Los Angeles—In a Hall of Fame coaching and administrative career that covered five decades, Vince Dooley has seen everything.
Everything, that is, but the Rose Bowl game.
As a player, coach, and longtime director of athletics, Dooley has been to just about every bowl you can name. But he has never attended the Granddaddy of Them All.
All that will change on the first day of January, 2018, when Dooley leaves the Intercontinental Hotel at 5:30 a.m. At age 85, he could not be more excited.
“I’ve never seen the Parade and I’ve never seen the game and I have decided that I’m going to do it all,” said Dooley, who in 25 seasons as head coach won six SEC championships) and a national championship (1980) at Georgia. “Since I got here (on Friday) there are Georgia people everywhere I go.”
It is the second once-in-lifetime trip the Georgia people have made this season. Over 40,000 made the journey to South Bend, Ind., to see the Bulldogs beat Notre Dame 20-19 back on Sept. 9. Early estimates have as many as 50,000 Georgia fans at Monday’s game.
“The Georgia people love to travel but they especially love to travel some place they have never been before,” said Dooley. “I can’t tell you how many people have told me they are coming to this game. It is history. It is something that will probably not happen again in their lifetime.”
When these kinds of moments come along, it’s hard not to think about those who loved Georgia and are no longer with us. Coach Dooley was close to all of these people:
Dan Magill: Considered to be greatest Bulldog of all time. He was the school’s long time sports information director, creator of the Bulldog club, one of the best college tennis coaches in the history of the sport. He was at Sanford Stadium as a nine-year old when the stadium was dedicated with a game against Yale in 1929. No single person devoted more of his heart and soul to the University of Georgia than the great Magill.
“He could hold court and tell us story after story,” said Dooley. “He would love everything about this trip.”
Magill died in 2014 at the age of 93.
Erk Russell: Was Dooley’s long-time defensive coordinator (1964-1980) who went on to building a national championship program at Georgia Southern. In my career I have never met a better motivator of people. If you were a sportswriter or an insurance salesman, once you talked to Coach Russell you would run through a brick wall for the man.
“The people out here have never seen anybody like Erk,” said Coach Dooley. “When he started butting heads people wouldn’t know what to think of that.”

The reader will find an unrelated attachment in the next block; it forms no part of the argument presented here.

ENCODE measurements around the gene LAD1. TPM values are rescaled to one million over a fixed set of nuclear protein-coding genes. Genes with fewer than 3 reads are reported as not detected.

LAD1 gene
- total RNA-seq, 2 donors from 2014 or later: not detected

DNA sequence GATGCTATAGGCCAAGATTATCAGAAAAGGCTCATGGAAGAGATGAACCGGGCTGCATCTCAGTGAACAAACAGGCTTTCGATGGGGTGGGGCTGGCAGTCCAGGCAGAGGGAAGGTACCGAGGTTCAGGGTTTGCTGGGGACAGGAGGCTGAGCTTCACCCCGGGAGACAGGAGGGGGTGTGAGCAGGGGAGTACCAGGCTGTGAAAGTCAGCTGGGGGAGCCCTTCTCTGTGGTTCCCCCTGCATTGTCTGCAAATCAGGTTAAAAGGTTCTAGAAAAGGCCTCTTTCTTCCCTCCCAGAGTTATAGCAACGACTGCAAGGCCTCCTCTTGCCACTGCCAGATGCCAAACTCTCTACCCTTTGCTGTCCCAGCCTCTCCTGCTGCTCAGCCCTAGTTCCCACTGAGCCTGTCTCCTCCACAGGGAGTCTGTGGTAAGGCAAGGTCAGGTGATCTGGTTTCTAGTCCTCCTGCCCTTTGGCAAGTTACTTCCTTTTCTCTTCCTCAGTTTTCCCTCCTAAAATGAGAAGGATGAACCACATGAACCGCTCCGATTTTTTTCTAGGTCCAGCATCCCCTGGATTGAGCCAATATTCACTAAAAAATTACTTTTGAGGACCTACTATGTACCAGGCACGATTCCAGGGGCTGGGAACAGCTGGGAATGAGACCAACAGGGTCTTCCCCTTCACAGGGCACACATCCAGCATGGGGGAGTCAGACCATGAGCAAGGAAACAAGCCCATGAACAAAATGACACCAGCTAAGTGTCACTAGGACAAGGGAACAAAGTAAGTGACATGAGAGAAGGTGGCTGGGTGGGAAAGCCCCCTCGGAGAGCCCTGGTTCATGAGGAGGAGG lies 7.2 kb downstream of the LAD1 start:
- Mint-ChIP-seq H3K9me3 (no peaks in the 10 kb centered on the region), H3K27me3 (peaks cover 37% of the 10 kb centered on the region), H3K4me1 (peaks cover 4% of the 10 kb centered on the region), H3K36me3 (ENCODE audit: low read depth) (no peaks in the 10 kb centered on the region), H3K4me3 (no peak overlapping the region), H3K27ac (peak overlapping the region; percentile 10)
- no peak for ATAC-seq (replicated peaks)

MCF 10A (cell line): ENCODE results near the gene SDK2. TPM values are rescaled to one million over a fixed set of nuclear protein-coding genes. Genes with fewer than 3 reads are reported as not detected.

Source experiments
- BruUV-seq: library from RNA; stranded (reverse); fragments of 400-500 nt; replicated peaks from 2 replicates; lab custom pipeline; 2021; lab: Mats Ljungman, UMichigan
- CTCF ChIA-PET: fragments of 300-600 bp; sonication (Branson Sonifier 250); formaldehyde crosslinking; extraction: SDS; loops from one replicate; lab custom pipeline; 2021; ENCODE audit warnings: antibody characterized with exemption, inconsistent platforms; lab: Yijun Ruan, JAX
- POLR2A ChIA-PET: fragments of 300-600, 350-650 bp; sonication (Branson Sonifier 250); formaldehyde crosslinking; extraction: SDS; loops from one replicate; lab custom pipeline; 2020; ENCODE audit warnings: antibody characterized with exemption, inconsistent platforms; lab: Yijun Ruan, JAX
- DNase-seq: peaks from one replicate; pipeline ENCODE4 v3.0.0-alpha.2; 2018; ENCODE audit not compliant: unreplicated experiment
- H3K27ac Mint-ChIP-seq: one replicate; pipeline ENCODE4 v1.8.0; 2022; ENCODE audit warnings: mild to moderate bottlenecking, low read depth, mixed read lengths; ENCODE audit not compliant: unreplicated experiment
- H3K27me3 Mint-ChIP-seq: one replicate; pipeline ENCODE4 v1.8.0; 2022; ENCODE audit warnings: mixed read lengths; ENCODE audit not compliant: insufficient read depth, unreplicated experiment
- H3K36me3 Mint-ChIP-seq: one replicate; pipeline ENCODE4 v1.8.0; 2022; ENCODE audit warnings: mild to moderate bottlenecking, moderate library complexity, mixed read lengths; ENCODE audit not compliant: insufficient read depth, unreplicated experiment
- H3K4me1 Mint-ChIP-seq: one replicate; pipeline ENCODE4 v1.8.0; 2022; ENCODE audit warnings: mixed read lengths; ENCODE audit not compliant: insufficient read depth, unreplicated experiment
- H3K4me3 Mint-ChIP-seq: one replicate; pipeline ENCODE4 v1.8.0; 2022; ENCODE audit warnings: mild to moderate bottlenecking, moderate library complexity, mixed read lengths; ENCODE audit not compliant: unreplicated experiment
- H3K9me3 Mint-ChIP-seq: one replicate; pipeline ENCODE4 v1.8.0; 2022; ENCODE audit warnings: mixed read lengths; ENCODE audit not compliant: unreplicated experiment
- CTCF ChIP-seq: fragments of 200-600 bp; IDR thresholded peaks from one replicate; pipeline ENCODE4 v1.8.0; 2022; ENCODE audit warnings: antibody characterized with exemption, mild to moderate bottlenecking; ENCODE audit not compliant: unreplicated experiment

Russell died in 2006 at age 80.
Lewis Grizzard: The long-time humorist and columnist for the Atlanta Journal-Constitution. He made no secret of this love for Georgia football. Lewis died from complications from heart surgery in 1994. He was only 48 years old.
“He would have taught the folks out here how to tailgate,” said Dooley. “Nobody did it better or loved his university more.”
Larry Munson: Munson was the radio voice of Georgia football for 43 years. He was the ultimate fan and did not mind showing it on the air. He would call Georgia “we” and the opponent “them.” In 1982, as Georgia was clinching an SEC championship against Auburn, Munson screamed “Look at the Sugar falling out of the sky! Look at the Sugar falling out of the sky.”
“Larry had his own way of doing just about everything,” said Dooley. “I would have loved to hear him call this game.
Munson called Georgia games until 2009 when age took its toll on that magnificent, gravelly voice. Munson died in 2011 at the age of 89.
Dooley, who has four adult children and 11 grandchildren, is happy to see that so many Georgia people have brought their kids.
“This is the kind of trip that people are going to remember the rest of their lives,” he said. “I’m just happy that I’m still around to be a part of it.”
And who is going to win the game between Georgia and Oklahoma? Coach Dooley likes Georgia, where he won 201 career games.
“We bounced back after losing to Auburn (on Nov. 11) and have been on a nice run,” said Dooley. “If we keep playing like that we have a good shot.”